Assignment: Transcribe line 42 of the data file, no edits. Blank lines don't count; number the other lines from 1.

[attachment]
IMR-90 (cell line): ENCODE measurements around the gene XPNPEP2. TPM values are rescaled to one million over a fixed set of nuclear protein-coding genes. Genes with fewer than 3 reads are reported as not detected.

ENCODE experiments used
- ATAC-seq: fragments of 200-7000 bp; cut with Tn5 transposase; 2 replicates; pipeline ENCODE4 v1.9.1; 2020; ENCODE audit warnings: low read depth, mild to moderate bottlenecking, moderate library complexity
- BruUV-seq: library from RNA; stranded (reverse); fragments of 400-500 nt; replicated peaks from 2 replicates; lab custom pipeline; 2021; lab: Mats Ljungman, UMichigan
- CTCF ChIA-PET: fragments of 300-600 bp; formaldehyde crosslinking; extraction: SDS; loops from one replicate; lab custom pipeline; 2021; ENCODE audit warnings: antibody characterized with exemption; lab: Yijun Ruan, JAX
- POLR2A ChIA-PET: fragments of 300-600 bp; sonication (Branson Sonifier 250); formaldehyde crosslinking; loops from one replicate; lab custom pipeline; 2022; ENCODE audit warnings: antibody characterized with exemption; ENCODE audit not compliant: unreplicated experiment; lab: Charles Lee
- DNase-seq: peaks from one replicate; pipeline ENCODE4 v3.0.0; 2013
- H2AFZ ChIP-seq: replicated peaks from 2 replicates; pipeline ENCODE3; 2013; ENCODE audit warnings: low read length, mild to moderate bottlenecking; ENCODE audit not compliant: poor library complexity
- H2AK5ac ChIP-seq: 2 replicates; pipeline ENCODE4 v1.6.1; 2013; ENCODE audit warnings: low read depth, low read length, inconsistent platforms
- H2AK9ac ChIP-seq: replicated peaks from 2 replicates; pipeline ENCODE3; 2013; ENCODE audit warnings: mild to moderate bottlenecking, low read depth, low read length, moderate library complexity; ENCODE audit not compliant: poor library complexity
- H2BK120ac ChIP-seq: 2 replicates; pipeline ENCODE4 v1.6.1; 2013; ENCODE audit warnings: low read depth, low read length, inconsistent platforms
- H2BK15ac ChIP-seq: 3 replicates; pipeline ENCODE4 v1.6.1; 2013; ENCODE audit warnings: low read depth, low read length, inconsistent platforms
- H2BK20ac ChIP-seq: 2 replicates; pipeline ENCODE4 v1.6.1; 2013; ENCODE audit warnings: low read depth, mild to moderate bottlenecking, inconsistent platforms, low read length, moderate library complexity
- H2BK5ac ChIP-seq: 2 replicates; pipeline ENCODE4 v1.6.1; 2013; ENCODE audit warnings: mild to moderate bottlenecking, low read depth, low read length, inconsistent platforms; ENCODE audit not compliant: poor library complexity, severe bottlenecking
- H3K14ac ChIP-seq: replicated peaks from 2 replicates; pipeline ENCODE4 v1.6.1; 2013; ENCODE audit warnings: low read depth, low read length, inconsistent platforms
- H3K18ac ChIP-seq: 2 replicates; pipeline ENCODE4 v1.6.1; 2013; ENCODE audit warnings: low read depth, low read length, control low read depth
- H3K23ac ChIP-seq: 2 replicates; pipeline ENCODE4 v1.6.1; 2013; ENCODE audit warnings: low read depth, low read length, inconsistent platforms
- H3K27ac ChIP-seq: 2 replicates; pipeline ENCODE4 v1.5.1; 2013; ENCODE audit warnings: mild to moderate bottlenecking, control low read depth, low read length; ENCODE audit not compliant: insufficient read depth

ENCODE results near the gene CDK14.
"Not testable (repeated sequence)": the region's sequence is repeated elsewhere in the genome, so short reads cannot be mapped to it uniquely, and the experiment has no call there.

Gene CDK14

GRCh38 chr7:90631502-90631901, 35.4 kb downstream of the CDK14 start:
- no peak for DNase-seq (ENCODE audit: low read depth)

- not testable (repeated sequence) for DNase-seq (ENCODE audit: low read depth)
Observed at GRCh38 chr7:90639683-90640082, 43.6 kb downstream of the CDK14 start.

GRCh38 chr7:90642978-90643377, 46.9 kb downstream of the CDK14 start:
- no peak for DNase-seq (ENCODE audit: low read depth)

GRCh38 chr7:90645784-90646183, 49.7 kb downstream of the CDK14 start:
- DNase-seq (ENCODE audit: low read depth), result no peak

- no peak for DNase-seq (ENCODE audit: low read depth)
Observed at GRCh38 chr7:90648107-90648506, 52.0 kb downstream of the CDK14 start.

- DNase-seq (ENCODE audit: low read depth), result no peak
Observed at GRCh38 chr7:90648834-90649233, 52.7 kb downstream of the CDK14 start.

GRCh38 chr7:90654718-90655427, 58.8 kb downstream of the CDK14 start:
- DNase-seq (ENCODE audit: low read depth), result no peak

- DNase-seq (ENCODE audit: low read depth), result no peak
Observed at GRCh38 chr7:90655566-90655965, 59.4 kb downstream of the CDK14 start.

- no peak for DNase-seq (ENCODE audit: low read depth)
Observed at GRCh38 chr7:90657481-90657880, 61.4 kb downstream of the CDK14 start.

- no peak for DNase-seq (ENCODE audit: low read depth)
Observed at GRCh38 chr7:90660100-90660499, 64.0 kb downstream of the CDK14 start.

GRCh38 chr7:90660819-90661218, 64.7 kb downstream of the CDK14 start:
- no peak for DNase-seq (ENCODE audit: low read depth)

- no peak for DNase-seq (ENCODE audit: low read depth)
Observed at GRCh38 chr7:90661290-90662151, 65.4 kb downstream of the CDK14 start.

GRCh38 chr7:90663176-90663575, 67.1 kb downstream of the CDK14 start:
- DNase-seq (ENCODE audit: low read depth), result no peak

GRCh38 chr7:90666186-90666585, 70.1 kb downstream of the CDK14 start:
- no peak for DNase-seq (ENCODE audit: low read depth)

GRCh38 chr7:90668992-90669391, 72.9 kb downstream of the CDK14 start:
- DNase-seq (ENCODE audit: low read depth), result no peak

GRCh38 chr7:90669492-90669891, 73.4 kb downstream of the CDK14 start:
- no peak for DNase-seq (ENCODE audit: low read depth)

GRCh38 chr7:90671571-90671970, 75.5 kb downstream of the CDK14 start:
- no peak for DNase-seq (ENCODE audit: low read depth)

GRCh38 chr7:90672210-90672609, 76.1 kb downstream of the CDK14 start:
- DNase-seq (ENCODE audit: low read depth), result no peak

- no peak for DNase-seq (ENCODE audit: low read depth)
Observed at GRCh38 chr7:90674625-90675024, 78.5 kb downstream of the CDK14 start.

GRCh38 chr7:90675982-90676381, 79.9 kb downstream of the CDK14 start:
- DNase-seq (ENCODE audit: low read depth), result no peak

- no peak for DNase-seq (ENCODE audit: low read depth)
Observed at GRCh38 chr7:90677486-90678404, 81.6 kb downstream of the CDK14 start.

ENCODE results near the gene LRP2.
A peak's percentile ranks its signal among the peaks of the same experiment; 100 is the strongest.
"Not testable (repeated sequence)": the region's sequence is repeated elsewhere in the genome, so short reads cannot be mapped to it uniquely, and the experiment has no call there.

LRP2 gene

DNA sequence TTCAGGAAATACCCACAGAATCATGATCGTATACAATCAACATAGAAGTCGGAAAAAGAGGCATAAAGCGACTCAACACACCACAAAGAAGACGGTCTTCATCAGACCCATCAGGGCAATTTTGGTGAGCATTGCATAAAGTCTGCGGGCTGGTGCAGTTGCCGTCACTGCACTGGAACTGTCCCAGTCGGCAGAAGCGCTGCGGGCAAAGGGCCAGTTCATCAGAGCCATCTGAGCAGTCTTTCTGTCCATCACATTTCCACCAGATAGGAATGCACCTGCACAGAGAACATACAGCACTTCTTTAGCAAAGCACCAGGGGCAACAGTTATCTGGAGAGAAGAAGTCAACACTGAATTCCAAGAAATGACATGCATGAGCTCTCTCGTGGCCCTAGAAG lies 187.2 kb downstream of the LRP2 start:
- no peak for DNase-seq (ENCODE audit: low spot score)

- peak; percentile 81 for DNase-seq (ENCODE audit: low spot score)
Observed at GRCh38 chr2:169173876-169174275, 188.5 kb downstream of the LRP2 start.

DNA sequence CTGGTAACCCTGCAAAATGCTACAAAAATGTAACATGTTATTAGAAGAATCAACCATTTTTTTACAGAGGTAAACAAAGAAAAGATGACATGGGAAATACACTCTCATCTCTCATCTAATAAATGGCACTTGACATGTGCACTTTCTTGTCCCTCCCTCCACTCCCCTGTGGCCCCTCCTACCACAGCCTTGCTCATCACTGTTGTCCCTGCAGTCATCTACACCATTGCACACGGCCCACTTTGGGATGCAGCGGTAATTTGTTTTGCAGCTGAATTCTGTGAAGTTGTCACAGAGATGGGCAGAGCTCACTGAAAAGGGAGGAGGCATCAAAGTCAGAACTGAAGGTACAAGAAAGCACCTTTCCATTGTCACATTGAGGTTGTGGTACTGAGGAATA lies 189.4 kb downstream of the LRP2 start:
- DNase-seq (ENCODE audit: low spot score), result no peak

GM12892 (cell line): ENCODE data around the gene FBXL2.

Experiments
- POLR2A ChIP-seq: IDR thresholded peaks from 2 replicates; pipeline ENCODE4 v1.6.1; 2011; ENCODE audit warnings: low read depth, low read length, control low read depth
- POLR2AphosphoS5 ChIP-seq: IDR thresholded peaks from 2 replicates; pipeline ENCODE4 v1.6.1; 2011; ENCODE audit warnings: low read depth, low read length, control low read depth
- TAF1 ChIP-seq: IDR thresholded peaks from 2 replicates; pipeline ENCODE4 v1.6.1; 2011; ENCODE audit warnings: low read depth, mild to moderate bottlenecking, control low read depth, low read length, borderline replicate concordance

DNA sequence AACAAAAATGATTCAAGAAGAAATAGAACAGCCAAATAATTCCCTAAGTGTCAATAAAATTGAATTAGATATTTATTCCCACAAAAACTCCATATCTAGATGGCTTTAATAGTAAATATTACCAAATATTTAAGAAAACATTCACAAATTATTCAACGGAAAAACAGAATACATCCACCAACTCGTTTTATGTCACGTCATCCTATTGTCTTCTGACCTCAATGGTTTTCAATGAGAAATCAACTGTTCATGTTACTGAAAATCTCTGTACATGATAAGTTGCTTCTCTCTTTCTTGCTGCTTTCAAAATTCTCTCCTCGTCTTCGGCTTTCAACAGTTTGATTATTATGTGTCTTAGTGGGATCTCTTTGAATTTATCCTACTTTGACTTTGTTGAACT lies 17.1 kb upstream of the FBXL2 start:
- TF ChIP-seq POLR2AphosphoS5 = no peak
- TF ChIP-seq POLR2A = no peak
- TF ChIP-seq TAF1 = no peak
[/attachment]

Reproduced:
GRCh38 chr7:90660819-90661218, 64.7 kb downstream of the CDK14 start: